I realized that I had barely eaten anything on the road and diligently pulled out a pack of fruit snacks. Yum! I began picking my head up more often to soak in the views. The canyon, although very exposed at times, was amazing. Fall colors speckled the surrounding hills as deer darted in and out of the trees. My legs may have been full of pain, but my heart was full of joy. 

1:00 PM. I checked in at the 3rd aid station with nothing left in the tank. I'll take some mashed potatoes please! An amazing soul handed me a caffeinated goo from her car. I let Adam know that my hopeful times were going to be way off but to expect me at the next aid in a couple hours. With a full bag of taters in hand, I was off!

As I descended further into the canyon, the ground began to change in consistency. Thick dust that had been severally eroded by cattle, choked the trail leading down to the stream crossing. Sometimes sinking halfway up my calf, this stuff sucked to run down! Finally I made it to the water, crossed, and within 10 minutes I heared a low pitched buzzing sound in front of me.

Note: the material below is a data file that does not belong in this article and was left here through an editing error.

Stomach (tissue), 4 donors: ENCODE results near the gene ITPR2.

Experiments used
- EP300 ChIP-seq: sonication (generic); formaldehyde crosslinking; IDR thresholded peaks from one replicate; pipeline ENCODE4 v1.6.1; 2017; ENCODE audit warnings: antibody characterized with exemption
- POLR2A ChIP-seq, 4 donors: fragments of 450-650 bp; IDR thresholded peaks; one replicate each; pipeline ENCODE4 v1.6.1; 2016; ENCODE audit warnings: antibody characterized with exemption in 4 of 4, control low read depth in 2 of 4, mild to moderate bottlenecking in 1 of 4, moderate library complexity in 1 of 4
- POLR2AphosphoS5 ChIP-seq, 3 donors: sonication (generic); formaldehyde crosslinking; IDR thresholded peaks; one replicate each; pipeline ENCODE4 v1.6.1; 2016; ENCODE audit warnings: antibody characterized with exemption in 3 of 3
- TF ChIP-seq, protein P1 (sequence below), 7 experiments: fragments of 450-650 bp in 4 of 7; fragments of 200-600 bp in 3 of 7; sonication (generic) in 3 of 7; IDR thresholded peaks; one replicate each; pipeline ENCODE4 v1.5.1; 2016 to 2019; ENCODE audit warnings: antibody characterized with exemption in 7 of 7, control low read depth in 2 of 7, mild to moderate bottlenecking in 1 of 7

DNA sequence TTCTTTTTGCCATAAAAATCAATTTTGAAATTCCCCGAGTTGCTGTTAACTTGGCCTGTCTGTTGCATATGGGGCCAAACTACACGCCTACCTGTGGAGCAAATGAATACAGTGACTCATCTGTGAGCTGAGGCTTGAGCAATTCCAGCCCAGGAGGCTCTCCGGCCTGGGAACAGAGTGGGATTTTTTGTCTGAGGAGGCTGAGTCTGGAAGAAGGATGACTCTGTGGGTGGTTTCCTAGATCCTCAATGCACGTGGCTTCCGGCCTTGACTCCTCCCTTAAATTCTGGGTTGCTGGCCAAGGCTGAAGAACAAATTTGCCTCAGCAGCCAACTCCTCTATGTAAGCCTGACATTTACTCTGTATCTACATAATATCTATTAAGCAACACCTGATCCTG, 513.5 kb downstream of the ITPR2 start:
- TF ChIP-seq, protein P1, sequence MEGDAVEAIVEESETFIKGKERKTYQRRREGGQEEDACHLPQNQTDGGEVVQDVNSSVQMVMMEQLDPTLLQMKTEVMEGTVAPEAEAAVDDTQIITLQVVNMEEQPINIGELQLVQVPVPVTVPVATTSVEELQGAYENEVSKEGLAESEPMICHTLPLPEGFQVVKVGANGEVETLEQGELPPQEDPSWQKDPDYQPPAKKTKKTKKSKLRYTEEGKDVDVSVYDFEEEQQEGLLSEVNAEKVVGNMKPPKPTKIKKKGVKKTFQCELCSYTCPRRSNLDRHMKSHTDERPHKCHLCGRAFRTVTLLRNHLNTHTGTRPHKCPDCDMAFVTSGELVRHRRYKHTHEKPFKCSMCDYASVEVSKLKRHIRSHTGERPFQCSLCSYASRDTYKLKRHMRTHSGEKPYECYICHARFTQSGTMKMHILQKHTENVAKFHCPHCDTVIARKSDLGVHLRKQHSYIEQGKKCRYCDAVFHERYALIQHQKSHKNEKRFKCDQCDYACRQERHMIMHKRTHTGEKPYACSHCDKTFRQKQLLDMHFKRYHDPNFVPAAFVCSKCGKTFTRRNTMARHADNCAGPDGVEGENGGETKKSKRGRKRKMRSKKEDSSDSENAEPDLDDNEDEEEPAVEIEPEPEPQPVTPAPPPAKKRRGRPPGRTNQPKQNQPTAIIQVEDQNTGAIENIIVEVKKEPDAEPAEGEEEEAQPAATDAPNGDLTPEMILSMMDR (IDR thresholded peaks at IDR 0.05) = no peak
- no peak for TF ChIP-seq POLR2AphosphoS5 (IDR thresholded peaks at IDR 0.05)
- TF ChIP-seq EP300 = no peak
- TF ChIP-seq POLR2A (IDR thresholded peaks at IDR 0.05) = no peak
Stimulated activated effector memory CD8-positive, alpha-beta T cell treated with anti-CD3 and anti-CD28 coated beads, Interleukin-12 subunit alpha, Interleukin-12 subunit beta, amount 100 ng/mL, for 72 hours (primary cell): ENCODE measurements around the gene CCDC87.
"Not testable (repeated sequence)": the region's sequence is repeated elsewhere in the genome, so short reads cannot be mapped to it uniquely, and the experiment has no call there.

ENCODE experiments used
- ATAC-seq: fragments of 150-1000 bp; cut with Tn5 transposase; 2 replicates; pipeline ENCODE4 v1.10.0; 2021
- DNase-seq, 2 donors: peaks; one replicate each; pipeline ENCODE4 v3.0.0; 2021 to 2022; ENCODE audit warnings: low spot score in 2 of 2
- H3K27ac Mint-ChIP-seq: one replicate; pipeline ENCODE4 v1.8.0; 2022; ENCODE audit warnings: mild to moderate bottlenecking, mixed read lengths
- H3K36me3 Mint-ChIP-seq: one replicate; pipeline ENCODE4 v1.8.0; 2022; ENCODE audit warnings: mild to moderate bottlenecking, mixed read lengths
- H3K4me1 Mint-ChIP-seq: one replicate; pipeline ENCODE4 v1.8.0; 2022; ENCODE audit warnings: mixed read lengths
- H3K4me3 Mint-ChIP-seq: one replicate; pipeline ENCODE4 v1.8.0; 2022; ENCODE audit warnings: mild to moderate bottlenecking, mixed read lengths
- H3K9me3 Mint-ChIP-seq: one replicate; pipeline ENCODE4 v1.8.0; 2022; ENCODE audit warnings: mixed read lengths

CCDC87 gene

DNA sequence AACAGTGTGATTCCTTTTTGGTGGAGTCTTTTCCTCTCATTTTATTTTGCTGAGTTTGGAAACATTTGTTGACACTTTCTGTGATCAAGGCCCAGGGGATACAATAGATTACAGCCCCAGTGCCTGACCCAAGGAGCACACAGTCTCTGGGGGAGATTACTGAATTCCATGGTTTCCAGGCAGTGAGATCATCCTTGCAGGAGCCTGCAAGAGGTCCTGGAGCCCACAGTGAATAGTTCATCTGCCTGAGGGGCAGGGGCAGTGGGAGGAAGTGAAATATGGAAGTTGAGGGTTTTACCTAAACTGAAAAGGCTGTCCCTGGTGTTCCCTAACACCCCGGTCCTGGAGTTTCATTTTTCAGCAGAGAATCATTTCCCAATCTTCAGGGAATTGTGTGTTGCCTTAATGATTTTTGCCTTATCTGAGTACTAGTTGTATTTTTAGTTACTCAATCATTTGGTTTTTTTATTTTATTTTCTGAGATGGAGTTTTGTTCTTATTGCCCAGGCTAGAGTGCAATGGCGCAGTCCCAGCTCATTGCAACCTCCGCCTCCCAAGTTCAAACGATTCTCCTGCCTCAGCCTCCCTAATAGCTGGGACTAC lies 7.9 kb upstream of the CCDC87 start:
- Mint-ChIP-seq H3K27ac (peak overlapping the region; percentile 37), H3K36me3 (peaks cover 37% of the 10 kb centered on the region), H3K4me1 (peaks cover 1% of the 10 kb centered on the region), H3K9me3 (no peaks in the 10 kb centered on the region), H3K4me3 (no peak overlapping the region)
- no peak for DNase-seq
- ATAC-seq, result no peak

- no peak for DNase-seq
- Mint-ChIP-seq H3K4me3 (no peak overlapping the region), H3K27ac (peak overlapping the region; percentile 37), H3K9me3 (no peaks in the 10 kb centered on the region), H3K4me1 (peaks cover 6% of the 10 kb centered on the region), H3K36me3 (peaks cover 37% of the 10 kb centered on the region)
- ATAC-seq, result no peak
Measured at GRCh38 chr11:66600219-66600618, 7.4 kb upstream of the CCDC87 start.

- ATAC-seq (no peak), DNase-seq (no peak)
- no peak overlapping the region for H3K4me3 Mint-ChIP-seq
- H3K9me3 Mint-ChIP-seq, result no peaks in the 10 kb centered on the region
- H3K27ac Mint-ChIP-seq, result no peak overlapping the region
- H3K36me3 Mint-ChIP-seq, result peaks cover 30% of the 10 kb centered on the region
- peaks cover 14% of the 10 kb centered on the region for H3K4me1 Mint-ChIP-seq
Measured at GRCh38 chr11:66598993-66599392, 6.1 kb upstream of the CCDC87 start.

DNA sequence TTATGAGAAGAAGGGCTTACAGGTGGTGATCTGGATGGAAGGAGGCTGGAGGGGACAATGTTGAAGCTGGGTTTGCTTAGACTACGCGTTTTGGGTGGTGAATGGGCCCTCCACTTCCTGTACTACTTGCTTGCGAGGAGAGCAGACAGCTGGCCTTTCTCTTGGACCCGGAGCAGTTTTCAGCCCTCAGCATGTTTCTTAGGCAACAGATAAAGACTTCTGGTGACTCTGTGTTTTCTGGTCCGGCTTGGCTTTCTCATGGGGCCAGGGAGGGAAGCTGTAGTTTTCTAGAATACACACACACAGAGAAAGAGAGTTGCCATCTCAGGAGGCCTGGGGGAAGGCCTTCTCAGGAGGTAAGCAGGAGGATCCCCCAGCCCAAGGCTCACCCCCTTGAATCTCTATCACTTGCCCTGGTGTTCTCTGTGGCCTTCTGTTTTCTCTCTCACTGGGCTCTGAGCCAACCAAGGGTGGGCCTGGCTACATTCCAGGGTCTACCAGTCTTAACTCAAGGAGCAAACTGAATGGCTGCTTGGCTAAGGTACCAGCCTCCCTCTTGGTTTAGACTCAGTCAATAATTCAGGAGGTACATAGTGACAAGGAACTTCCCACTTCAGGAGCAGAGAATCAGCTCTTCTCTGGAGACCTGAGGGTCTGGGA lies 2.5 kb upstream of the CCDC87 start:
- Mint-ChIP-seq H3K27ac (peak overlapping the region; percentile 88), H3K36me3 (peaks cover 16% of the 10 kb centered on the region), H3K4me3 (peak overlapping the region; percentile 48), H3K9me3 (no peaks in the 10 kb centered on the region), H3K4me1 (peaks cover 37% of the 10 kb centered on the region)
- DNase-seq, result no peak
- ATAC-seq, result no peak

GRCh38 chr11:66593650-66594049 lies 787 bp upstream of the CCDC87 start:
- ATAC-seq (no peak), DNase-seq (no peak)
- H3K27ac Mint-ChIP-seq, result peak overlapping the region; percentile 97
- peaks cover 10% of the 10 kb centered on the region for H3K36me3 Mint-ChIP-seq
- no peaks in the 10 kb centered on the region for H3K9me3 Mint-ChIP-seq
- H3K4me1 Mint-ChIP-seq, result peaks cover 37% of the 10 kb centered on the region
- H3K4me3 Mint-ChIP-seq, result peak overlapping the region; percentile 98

Snake! A small rattlesnake was sun bathing several feet in front of me and was proudly letting me know, don't touch this. Heeding its warning, I shyly skirted to the other side of the trail and immediately put the insuing adrenaline rush to use. Power hiking up the other side of the canyon, I felt confident about finishing and maintaining my 3rd place position. The descent down to the 4th aid station however, made me question if I was even going to finish. Stiff, stutter steps sent shots of pain into my lower back. Finally, I heard the cheers of the aid station and made my way over to Adam's car.